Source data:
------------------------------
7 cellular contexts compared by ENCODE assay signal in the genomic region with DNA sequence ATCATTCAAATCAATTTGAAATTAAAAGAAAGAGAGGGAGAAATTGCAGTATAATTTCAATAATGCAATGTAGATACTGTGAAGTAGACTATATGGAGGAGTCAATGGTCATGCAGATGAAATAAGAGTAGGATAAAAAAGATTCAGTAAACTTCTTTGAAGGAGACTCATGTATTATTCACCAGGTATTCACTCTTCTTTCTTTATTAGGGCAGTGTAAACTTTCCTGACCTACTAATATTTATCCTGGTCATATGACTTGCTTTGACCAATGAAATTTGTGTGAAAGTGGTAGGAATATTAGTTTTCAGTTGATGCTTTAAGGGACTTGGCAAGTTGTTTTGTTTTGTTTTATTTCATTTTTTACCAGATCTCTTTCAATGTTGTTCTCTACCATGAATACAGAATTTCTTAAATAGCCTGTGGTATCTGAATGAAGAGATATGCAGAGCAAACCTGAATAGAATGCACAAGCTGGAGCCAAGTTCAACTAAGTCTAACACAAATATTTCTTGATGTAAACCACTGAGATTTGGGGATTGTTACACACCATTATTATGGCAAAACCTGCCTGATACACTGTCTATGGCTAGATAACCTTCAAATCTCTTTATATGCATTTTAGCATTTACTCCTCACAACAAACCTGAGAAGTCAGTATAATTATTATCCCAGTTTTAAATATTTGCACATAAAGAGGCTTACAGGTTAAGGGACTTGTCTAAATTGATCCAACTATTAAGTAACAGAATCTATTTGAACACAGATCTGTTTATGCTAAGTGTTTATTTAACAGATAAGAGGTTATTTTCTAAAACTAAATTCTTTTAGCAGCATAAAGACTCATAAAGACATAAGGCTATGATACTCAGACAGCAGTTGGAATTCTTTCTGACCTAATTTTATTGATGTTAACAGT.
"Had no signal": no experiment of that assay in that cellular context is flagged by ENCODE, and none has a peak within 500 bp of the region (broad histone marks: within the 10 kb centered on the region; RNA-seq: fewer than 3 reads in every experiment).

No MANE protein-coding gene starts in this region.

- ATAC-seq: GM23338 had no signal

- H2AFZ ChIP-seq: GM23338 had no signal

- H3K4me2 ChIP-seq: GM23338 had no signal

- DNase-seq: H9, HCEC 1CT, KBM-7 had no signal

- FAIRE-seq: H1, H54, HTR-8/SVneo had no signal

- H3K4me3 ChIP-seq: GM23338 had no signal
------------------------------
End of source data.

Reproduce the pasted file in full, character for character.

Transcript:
7 cellular contexts compared by ENCODE assay signal in the genomic region with DNA sequence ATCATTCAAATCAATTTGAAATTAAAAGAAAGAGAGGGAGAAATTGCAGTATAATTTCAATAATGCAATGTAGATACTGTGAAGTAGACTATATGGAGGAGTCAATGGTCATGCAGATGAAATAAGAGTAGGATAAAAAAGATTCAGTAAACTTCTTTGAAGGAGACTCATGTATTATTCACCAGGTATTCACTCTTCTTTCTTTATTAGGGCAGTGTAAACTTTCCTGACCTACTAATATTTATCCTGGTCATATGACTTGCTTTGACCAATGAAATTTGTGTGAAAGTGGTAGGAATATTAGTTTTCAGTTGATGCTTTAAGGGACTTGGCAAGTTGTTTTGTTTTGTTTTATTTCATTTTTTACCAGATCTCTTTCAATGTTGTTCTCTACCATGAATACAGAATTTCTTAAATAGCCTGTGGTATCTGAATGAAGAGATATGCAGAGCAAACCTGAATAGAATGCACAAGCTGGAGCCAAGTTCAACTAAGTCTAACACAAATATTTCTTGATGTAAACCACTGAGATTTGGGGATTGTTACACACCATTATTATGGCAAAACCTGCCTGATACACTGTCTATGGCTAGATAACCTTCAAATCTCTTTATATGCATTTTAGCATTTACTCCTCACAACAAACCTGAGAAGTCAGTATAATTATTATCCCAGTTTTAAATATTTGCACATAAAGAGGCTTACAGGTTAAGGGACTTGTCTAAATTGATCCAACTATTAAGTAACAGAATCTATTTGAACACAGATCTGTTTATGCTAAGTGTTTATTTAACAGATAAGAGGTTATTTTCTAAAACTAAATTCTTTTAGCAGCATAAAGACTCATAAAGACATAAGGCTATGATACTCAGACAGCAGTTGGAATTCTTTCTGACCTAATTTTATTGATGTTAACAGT.
"Had no signal": no experiment of that assay in that cellular context is flagged by ENCODE, and none has a peak within 500 bp of the region (broad histone marks: within the 10 kb centered on the region; RNA-seq: fewer than 3 reads in every experiment).

No MANE protein-coding gene starts in this region.

- ATAC-seq: GM23338 had no signal

- H2AFZ ChIP-seq: GM23338 had no signal

- H3K4me2 ChIP-seq: GM23338 had no signal

- DNase-seq: H9, HCEC 1CT, KBM-7 had no signal

- FAIRE-seq: H1, H54, HTR-8/SVneo had no signal

- H3K4me3 ChIP-seq: GM23338 had no signal